Last updated: May 2018
In 2015 the United Nations Development Programme (UNDP) ranked PNG as being the 158th lowest of 173 countries on the Human Development Index (UNDP, 2015). This composite measure of human wellbeing is based on a person’s ability to lead a long and healthy life, their life expectancy at birth and their ability to acquire knowledge (ibid.). The state of human development in PNG has subsequently been described as being at a low level (UNDP, 2015). Other multilateral and bilateral organisations have also reported on PNG’s poor state of human development. According to AusAid (2013), 30 to 40 per cent of the seven million (plus) population in PNG is believed to be facing hardship and living with either limited or non-existent access to basic health, education and sanitation services. Health related development indicators further signal that PNG has a high level of infant mortality and maternal mortality (Pacific Islands Forum Secretariat, 2013), as well as a high prevalence of HIV/AIDS (Dinnen, Porter, & Sage, 2011), malaria, and tuberculosis (Pacific Islands Forum Secretariat, 2013). Table 1 identifies a suite of human development indicators relevant to PNG, as recorded by the World Bank.
PNG’s poor development rankings exist despite the country having maintained a high level of national economic growth over the last decade. The distribution of income is therefore an issue for human development within PNG (Government of PNG, 2015). As recognized within the results of a Household Income Expenditure Survey undertaken in 2009/2010, income redistribution in PNG is concentrated within urban areas and limited to the privileged few (Government of PNG, 2015). The developmental consequences of this distributional bias become evident in Table 2, which illustrates that the incidence of food poverty and basic needs poverty is higher in rural areas of PNG. The high level of food poverty within rural areas of PNG is particularly notable, as food poverty is generally low within the Pacific Island context as a consequence of subsistence agriculture and customary forms of land tenure, which help protect land use rights and access (Government of PNG, 2015).
It is nevertheless noted that the aggregate data used to establish the development benchmarks in Tables 1 and 2 have the ability to mask differentiated levels of development across the country. According to the United Nations Human Development Programme (2014), in addition to rural–urban inequality and differences derived from wealth, national development indicators conceal provincial level development variations, as well as differences derived as a result of gender. In terms of gender-based development disparities, within PNG human development measures vary significantly as a result of gender (UNDP, 2014). Papua New Guinean males have been recognised as scoring more highly on virtually every socio-economic wellbeing and empowerment-based UNDP development measure (UNDP, 2014). Relatedly, gender-based violence and discrimination against women is recognised to be widespread in PNG, and exists as a key barrier to development within the country (Pacific Islands Forum Secretariat, 2013).
With respect to provincial disparities in development, outside of the National Capital District, the five Island provinces of PNG (including Manu, East and West New Britain, Bougainville and New Ireland Province) have been recorded as having a higher level of human development than the rest of the country. The United Nations Development Programme has further reported that within this island group, approximately 80 per cent of people over the age of 8 years can read and write (2014). Although this literacy rate is lower in comparison to the National Capital District, which has a 90 per cent literacy rate, literacy rates within the Island’s region are nevertheless higher than the three other regions of PNG (as highlighted in Table 3). The cause of this provincial level demographic development disparity is not specifically addressed in development or within literature, but may be related to the earlier European contact with the Island’s region and its earlier integration into the colonial economy in comparison to the Highland’s Region (Connell, 1997). In contrast, the broader urban–rural development divide has been attributed, in part, to the poor state of social services within rural areas (UNDP, 2014). Within the rural environment, where the majority of people live, government social services have been described as being in a state of ‘near abandonment’ (Kepore & Imbun, 2010) and ‘semicollapse’ (Dinnen, 2001) (see also Imbun, Duarte, & Smith, 2015).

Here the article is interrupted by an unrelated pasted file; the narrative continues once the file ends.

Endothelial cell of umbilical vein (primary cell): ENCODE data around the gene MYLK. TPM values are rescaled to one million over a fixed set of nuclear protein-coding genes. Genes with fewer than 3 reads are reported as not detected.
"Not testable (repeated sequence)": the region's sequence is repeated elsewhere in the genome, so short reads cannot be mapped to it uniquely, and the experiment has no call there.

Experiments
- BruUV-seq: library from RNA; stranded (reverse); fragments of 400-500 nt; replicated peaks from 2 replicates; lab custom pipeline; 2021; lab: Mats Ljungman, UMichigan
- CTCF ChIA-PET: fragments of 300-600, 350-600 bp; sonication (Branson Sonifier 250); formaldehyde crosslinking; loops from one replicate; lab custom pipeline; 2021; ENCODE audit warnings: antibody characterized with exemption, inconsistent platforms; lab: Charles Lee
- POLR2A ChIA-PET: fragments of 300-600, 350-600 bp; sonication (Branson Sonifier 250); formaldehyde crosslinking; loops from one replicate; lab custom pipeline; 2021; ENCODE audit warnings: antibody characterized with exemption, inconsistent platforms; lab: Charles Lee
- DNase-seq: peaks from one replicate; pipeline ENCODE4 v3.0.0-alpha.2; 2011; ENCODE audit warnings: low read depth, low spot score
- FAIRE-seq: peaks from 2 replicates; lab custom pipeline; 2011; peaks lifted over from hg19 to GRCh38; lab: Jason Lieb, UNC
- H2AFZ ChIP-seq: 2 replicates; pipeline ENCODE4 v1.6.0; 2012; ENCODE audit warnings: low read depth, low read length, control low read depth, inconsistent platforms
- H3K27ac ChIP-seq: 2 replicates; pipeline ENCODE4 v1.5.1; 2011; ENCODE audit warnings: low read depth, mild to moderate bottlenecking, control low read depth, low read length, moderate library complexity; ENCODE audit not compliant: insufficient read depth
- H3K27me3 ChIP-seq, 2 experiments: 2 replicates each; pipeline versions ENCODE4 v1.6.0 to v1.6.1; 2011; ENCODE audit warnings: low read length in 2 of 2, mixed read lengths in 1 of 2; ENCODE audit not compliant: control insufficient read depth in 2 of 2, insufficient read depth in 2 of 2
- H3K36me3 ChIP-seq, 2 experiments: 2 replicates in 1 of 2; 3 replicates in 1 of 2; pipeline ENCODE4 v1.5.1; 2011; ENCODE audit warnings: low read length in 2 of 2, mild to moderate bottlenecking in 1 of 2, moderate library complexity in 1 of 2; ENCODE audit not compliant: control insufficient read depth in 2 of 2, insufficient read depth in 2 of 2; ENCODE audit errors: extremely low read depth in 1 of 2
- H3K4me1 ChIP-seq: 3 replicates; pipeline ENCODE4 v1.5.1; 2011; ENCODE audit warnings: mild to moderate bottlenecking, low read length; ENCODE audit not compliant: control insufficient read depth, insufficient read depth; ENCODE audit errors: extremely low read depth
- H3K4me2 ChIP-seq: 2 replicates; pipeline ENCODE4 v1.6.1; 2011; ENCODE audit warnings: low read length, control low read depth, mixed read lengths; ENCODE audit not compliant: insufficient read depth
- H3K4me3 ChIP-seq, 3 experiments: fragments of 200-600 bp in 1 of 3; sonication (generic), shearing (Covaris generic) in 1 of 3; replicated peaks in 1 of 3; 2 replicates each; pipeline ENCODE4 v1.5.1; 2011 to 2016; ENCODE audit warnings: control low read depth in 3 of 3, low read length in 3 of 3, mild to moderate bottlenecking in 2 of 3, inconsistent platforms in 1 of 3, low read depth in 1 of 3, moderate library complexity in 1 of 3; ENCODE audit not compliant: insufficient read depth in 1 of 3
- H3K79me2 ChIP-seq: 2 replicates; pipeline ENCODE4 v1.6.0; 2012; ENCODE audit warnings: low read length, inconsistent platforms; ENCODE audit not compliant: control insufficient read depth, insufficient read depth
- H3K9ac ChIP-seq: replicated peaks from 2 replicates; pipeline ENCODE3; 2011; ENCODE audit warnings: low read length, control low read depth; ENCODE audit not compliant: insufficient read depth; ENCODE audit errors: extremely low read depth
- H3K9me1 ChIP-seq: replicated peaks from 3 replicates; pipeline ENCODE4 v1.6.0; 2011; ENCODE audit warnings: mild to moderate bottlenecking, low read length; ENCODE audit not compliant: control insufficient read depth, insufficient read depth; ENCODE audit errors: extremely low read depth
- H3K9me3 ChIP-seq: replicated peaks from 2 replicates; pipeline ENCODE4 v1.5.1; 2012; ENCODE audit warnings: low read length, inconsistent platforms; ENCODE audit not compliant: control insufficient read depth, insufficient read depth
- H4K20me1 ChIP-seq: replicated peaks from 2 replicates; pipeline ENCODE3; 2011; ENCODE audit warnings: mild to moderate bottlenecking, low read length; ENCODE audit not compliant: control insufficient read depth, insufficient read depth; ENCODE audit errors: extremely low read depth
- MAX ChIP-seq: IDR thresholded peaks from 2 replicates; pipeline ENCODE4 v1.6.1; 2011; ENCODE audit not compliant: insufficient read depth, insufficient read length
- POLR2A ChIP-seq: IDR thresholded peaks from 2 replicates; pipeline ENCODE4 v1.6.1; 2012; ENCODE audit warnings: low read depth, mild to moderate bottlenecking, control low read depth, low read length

More generally, the low level of human development in PNG has also been attributed to the nationwide governance and institutional capacity issues, a lack of institutional accountability and transparency, endemic law and order issues, a dispersed population and development challenges associated with geographic isolation (Filer, 2012; Koyama, 2004; 2005; Imbun et al 2015). The UNDP has further argued that, to date, natural resource-based economic growth in PNG has done little to improve the state of human development for the majority of the population (UNDP, 2014). This, they argue, is a result of the weak linkages established between the extractive sector and the rest of the economy (UNDP, 2014). In turn, the government’s failure to deliver effective social services and establish community infrastructure, together with the lack of income generating activities within rural areas, has increased pressure on mining companies to assume a quasi-governmental development role within mining areas (Connell, 1997; Imbun, 2007; Jackson, 1993; Kepore & Imbun, 2010).